WHAT ABOUT SCHOLARSHIPS?
Many colleges and universities will use financial aid incentives to enroll students through a process known as tuition discounting; often this will take the form of a scholarship from the institution. Sometimes a student will need to complete a separate application to apply for these institutional scholarships, but very often students will automatically be considered for available need or merit based scholarships. A host of private institutions offer scholarships as well. These typically require some work on the part of the student; an application and often an essay, teacher and or counselor recommendations, etc. There will often be academic or financial guidelines that a student must meet in order to apply. Students can identify private scholarships through a number of sources although some will require nomination from the high school or another educator. Two great sources through which students can safely search for scholarships are listed below.
Students who appear to qualify for need based financial aid will be asked to go through a process called verification. In other words, they will check to see if you accurately completed your FAFSA and other financial aid forms before they award you any aid. This process now involves students electronically linking their parents' most recent federal tax returns to their FAFSA through the IRS Data Retrieval Process. Families who cannot complete this step must make sure to request an official IRS tax transcript be sent directly to the colleges to which they applied. Yes, this process can be a bit complicated...which is why it is important to start working on these forms as early as possible in January and not procrastinate. Parents should file their tax returns as early as possible in the senior year (don't wait until April anymore!) to be prepared for the verification process.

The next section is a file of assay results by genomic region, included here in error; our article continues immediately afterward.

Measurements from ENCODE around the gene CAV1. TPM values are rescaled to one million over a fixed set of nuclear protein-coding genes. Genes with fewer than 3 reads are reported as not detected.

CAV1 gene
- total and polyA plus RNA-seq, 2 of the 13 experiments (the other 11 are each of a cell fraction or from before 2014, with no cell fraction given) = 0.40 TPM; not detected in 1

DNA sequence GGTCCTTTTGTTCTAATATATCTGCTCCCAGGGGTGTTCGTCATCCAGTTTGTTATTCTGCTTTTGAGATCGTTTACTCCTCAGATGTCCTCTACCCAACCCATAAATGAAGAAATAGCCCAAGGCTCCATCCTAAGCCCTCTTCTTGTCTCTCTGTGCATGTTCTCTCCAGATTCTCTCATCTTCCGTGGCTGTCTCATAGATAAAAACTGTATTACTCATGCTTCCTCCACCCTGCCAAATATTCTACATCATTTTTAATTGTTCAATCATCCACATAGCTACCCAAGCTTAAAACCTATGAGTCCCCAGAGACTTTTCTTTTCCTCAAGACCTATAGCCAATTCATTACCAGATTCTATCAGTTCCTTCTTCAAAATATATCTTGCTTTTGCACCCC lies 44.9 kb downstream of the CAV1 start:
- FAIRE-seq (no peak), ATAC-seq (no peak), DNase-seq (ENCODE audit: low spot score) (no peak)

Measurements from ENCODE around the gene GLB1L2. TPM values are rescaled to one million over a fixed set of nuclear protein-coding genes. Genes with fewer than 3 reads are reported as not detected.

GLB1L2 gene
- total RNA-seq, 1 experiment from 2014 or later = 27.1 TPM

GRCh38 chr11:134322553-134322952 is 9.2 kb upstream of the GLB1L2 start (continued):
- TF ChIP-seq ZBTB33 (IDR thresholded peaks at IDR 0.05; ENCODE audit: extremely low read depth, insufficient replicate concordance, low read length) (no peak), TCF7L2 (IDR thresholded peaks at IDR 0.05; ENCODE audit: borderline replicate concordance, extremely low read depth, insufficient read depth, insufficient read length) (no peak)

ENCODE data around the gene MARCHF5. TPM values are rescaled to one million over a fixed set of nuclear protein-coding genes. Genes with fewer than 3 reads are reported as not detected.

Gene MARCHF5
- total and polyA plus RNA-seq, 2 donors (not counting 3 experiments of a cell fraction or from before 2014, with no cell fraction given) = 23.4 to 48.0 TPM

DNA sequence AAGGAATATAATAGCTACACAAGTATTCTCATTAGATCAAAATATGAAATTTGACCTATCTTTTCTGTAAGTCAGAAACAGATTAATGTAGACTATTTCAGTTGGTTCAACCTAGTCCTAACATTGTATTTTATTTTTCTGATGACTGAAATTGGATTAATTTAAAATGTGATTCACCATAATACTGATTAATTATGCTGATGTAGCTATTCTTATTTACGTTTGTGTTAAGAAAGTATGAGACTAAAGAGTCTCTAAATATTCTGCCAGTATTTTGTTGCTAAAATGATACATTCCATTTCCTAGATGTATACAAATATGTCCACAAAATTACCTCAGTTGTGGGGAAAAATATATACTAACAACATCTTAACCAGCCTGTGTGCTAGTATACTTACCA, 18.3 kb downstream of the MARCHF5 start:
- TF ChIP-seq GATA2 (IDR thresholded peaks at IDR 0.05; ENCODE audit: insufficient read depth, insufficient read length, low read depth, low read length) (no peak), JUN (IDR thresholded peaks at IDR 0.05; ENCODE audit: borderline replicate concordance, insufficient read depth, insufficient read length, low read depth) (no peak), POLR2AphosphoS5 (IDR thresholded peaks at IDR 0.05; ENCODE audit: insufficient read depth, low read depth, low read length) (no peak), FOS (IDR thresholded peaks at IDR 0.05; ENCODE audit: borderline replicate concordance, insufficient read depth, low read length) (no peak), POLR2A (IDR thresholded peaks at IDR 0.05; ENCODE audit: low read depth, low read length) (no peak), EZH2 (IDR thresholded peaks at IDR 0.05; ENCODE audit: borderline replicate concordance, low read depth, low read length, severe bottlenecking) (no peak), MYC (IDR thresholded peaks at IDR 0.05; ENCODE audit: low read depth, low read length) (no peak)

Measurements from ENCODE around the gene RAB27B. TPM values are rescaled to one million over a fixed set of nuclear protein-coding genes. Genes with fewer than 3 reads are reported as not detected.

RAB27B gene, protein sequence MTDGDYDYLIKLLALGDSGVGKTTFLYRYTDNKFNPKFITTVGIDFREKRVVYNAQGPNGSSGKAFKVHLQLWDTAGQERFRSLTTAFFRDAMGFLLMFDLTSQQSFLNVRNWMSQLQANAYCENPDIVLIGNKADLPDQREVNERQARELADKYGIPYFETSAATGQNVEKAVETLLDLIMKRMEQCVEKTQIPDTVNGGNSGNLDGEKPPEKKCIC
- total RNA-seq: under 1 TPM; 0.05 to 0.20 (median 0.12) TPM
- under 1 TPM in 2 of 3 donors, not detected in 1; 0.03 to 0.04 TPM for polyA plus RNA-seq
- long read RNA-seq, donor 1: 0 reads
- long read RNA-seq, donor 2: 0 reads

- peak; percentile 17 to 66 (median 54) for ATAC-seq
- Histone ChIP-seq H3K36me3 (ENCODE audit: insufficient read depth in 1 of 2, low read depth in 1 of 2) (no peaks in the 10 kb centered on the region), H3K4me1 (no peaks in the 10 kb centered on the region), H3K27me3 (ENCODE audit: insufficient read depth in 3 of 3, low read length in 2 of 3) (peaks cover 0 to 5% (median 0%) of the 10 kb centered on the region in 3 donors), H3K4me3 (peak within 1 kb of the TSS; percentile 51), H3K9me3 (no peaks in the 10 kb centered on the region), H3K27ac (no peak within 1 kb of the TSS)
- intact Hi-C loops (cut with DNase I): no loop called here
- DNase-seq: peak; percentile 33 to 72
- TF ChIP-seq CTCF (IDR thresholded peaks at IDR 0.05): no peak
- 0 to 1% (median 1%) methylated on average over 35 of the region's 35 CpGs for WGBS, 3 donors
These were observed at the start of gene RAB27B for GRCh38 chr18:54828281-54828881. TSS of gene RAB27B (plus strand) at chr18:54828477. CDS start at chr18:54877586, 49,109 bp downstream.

Students can get an early estimate regarding how much need based aid they may be eligible for by completing either the fafsa4caster or Finaid's EFC Calculator. All juniors should complete either or both calculators before entering their senior year. Students may also get a sense of what it may cost to attend a specific college by using that institution's net-price calculator. NPCs are available on each college's website
So, should you take out a student loan?
That depends; taking out a low interest federal loan may allow you to attend an institution that may change your life. Don't be afraid to take out some reasonable loans if you have researched your colleges and loan options carefully. After all, your education is an investment in your future. However, if you end up borrowing high interest private loans that leave you financially crippled for decades, you have almost certainly made the wrong choice. The problem with borrowing is that too many students and families borrow carelessly. Think about the amount you will be borrowing in terms of four years...not just your freshman year. You can find great advice about student loans at the Poject on Student Debt.